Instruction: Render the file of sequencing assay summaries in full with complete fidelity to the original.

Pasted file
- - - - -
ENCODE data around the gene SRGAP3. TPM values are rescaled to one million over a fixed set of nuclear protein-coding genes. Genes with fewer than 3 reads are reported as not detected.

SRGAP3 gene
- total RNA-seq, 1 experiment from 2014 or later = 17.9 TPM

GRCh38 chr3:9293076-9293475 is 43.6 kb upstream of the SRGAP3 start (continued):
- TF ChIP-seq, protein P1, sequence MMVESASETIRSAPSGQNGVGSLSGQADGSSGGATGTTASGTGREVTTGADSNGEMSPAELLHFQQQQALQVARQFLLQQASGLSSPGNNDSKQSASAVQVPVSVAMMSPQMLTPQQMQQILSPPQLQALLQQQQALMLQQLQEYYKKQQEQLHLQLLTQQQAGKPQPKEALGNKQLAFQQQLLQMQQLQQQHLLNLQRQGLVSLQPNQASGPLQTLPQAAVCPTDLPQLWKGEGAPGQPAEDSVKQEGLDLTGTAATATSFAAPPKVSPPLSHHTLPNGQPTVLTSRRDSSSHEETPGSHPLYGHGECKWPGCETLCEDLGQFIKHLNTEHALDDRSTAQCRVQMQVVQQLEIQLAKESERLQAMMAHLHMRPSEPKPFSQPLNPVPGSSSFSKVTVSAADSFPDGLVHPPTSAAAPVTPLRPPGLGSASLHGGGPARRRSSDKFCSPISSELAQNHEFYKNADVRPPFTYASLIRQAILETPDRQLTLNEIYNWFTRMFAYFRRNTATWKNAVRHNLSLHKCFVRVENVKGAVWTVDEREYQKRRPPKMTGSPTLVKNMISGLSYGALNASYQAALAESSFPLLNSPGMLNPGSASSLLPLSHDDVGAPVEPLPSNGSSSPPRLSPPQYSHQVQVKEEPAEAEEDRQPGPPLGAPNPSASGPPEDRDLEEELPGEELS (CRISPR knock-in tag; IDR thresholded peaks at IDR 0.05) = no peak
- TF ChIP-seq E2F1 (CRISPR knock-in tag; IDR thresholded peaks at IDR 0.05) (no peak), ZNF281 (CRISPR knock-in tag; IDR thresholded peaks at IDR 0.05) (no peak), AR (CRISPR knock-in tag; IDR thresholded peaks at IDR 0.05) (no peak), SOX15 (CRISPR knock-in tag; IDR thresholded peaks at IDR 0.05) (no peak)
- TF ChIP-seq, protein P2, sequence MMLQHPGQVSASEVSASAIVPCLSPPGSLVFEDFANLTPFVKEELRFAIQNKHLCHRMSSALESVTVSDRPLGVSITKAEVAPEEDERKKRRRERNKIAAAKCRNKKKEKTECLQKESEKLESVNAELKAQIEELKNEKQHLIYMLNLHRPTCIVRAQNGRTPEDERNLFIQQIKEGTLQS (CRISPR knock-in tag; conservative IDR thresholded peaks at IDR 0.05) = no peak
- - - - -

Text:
ENCODE data around the gene SRGAP3. TPM values are rescaled to one million over a fixed set of nuclear protein-coding genes. Genes with fewer than 3 reads are reported as not detected.

SRGAP3 gene
- total RNA-seq, 1 experiment from 2014 or later = 17.9 TPM

GRCh38 chr3:9293076-9293475 is 43.6 kb upstream of the SRGAP3 start (continued):
- TF ChIP-seq, protein P1, sequence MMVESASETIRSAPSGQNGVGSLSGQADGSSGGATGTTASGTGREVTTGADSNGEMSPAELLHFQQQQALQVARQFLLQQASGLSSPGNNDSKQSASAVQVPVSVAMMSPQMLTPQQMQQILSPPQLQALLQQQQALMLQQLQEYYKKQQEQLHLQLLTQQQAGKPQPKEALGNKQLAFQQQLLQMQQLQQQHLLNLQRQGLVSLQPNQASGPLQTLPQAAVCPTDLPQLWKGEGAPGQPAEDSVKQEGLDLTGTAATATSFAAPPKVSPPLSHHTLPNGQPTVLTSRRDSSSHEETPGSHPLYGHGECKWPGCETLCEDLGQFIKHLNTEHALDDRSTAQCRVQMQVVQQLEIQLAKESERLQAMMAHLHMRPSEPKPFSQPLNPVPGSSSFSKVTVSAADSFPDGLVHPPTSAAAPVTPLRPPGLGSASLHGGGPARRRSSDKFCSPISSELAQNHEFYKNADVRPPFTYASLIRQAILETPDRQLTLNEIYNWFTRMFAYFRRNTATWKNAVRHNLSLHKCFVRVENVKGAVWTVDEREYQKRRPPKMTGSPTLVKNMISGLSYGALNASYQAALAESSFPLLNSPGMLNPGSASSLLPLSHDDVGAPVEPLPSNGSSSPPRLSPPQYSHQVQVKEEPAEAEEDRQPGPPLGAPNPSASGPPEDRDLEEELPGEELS (CRISPR knock-in tag; IDR thresholded peaks at IDR 0.05) = no peak
- TF ChIP-seq E2F1 (CRISPR knock-in tag; IDR thresholded peaks at IDR 0.05) (no peak), ZNF281 (CRISPR knock-in tag; IDR thresholded peaks at IDR 0.05) (no peak), AR (CRISPR knock-in tag; IDR thresholded peaks at IDR 0.05) (no peak), SOX15 (CRISPR knock-in tag; IDR thresholded peaks at IDR 0.05) (no peak)
- TF ChIP-seq, protein P2, sequence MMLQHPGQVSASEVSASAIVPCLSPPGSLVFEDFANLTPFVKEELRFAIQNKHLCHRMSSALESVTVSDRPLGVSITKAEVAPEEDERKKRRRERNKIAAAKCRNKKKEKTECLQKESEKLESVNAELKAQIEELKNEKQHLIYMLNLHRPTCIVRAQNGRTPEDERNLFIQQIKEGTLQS (CRISPR knock-in tag; conservative IDR thresholded peaks at IDR 0.05) = no peak